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Pentamerone Day One
Day Two
Day Three
Day Four
Day Five

                                                        PERUONTO
                                                                Day 1, Tale 3
                                            retold in rhyme by Laura J. Bobrow


Peruonto’s poor face had the look of a fowl,
with nose like a parrot and eyes like an owl.
His whole head was shaggy, his mouth like a deer
and bare, bandy legs like an old chanticleer. 

Besides, he was lazy. He managed to shirk
whatever was asked, if complying meant work.
When his mother begged, Go to the forest for wood,
Peruonto walked off just as slow as he could.

He came to a meadow where grasses were deep.
Out in the sun lay three youths, fast asleep. 
Peruonto took pity. With branches he made
an arbor above them to give them some shade.

The noise woke them up. When they saw what he’d done
they exclaimed, We are fairies. A blessing you’ve won!
There’s a way that we have to reward men like you.
In the future whatever you wish will come true.

He thanked them and gathered his sticks, a big pile.
Then he sat on it. Show me, he said with a smile.
He didn’t believe it would happen, of course.
Wish me home, said Peruonto. And just like a horse

those sticks took him prancing along into town
past the palace. Vastolla, the princess, looked down. 
When she saw him she laughed, more than ever she had.
Vastolla was usually, perpetually sad. 

Peruonto looked up and he said, angrily, 
I wish we were married, and then you would see.
I would cure you of laughing in less than a day.
Then he dug in his heels and he trotted away.

The King held a feast for the nobles he knew.
Vastolla will marry, perhaps one of you.
But then to his anger, and more, to his shame
Vastolla refused every man he could name.

The King called his council. We’re caught in a fix.
She only will marry her Knight of the Sticks.
Have a feast for the commoners. Then when he’s here 
we will seize him, they said, and the way will be clear.

Peruonto attended the feast. He was last.  
There he is! cried Vastolla. The King was aghast.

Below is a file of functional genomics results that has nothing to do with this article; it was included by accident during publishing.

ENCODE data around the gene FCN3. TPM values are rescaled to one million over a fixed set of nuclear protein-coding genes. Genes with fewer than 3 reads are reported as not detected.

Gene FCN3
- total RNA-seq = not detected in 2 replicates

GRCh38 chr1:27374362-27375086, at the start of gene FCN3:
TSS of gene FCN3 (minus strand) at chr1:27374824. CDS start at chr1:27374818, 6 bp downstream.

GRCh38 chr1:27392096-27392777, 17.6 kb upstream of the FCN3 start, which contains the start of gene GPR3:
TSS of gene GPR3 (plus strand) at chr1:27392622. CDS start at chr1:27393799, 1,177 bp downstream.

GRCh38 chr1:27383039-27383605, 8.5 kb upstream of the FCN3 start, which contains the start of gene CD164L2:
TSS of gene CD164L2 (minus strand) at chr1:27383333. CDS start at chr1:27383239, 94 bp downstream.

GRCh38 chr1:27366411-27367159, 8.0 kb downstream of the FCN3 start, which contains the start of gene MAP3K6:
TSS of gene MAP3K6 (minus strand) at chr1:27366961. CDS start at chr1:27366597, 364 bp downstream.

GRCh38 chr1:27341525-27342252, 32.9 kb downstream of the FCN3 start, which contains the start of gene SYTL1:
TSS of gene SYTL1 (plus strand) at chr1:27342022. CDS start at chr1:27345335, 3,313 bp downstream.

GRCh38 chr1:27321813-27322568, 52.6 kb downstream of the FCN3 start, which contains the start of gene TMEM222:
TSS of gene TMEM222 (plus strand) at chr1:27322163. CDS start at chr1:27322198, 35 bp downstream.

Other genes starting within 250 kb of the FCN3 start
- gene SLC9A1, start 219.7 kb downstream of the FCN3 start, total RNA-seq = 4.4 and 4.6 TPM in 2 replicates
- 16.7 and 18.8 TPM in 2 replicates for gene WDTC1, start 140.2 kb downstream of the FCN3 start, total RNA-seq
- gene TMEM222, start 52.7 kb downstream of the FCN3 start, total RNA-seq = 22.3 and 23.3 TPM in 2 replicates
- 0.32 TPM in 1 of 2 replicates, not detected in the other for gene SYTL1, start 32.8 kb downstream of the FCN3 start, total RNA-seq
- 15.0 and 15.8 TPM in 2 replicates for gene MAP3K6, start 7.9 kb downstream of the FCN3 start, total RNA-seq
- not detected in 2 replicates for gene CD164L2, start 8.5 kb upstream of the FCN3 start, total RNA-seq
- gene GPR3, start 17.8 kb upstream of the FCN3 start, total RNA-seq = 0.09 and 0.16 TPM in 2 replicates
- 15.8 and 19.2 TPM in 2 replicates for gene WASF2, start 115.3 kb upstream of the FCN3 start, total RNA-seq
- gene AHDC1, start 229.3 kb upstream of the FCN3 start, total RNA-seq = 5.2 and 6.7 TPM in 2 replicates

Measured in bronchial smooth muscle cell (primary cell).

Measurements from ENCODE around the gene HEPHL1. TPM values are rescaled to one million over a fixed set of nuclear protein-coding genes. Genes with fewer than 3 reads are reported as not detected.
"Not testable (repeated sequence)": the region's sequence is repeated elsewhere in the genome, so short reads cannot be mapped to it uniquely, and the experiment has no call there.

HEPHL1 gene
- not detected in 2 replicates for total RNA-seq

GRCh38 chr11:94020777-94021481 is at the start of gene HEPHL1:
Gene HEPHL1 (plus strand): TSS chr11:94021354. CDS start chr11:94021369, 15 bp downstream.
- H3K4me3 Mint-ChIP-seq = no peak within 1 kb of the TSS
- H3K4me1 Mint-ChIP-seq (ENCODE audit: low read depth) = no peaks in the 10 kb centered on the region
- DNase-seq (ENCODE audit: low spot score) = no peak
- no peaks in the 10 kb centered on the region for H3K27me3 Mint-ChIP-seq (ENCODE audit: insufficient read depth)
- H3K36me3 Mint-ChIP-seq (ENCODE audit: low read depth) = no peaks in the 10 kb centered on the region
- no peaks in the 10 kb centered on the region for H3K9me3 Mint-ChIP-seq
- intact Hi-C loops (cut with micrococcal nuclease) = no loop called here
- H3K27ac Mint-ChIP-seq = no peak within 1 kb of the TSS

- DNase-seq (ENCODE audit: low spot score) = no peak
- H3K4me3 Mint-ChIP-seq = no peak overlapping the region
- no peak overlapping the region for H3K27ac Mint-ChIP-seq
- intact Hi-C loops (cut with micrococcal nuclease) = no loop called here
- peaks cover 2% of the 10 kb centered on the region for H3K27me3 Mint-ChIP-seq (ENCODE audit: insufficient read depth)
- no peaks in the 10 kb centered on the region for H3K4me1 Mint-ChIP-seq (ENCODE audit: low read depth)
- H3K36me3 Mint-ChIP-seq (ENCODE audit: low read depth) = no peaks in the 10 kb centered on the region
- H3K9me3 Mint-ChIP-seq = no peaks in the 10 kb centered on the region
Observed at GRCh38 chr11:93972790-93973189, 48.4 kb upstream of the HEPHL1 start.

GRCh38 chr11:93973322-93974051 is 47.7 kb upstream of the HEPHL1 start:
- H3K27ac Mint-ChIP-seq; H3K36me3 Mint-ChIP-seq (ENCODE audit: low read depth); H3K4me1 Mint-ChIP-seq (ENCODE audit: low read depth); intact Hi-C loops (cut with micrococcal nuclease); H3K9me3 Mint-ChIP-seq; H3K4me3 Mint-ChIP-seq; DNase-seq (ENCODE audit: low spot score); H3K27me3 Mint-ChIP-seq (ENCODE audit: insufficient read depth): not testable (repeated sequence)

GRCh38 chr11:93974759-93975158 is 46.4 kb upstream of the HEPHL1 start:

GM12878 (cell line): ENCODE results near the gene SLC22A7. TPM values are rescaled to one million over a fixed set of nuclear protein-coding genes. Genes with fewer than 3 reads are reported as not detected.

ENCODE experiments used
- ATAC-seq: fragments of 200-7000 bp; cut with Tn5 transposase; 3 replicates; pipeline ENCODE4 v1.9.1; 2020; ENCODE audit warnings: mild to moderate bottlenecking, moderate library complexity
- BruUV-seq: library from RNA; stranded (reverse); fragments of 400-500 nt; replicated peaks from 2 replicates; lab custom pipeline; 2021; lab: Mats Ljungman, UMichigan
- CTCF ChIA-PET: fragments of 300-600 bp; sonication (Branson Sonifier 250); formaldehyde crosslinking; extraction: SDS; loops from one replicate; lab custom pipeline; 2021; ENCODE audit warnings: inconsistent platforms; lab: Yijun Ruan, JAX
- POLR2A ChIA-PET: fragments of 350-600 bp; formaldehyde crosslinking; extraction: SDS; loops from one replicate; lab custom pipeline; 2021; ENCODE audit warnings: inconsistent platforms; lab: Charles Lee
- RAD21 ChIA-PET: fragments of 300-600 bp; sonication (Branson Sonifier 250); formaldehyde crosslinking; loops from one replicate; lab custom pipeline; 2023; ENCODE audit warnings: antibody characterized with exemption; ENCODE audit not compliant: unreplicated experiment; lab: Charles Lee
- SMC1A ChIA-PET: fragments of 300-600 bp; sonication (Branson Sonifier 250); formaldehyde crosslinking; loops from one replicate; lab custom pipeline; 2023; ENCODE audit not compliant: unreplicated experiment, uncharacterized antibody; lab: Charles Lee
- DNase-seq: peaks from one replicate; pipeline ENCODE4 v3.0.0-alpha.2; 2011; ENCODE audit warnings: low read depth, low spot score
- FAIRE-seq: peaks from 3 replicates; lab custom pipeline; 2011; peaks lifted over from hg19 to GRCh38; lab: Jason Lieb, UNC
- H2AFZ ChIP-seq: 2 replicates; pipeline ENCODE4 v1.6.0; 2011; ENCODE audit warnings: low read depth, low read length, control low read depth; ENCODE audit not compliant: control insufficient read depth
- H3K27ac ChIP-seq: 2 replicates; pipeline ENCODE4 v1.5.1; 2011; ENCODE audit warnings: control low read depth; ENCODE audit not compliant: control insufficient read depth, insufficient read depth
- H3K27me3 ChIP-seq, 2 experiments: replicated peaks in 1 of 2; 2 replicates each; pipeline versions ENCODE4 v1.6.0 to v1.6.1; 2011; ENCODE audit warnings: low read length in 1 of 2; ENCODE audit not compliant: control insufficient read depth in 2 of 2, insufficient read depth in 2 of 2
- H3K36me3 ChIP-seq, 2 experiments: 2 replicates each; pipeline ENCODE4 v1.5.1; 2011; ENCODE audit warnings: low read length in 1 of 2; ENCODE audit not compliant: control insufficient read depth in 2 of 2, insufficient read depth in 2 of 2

What he saw was a man with the face of a fowl,
with nose like a parrot and eyes like an owl.

His whole head was shaggy, his mouth like a deer
and bare, bandy legs like an old chanticleer. 
She wants him?! cried the King. Get her out of my sight!
Put them both in a barrel and seal it up tight.

Her ladies in waiting cried copious tears.
In the cask they put raisins, enough for two years.
The barrel was closed and was tossed in the sea.
Vastolla cried out, What has happened to me?

You’re to blame, you cruel man. Am I under a spell?
If you feed me some raisins, he said, I will tell.
He told of the fairies. He told of their gift.
Each word he pronounced caused her spirits to lift.

Then, Peruonto, she said with a trembling lip,
why not wish that this barrel become a fine ship?
If you feed me some raisins, he said, then I will.
She handed him raisins ‘til he had his fill.

The barrel became a huge vessel with sails,
with guns, and a cabin with royal details.
Vastolla was awed. She was filled with delight,
but she started to worry as day turned to night.

We’d be safer, she said, if this ship were on land,
if we sailed to a shore where a palace could stand.
She turned to Peruonto. Could you wish us dry?
If you feed me some raisins, he said, I will try.

She plied him with raisins. The ship came to rest
and was changed to a palace with all of the best,
with curtains and hangings. She lived like a queen.
But one thing was lacking, for there to be seen

was Peruonto whose face had the look of a fowl,
with nose like a parrot and eyes like an owl.
His whole head was shaggy, his mouth like a deer,
and bare, bandy legs like an old chanticleer. 

Peruonto, she murmured, would you like to change?
Become handsome, as fine as a wish could arrange?
If you feed me some raisins, he said, then we’ll see.
She fed him the rest of the fruit eagerly.

He was gorgeous and straight as a rod when he walked.
His voice was the voice of a prince when he talked.
Vastolla embraced him, and soon they were wed.
They were happy for years, and two children were bred.

But meanwhile the King had grown wretched and old.
He missed his Vastolla. His heart had grown cold.
One sad day he was hunting and when it grew late
he came to a palace. He knocked at the gate.

No one answered, but there was a light in the hall, 
and a table with plates holding roast meats and all.
Fine music was played by invisible lutes.
Then two little boys came to take off his boots.

You are welcome, they said.  We’ve been waiting for you.  
And they hugged him and kissed him and combed his beard, too.
Next there appeared a most comfortable bed.
He slept just as soon as he lay down his head.

In the morning Vastolla came into his room
along with the boys and her most handsome groom.
Father, these are your grandsons. And this is my knight,
fairy-favored. You’ll see that it turned out all right.

They sat at his feet while she told him the tale,
and she begged his forgiveness for all the travail.
Please come home again, daughter, he hastened to say.
And the feasting, they say, lasted many a day. 

Copyright © 2019 Laura J. Bobrow. All rights reserved.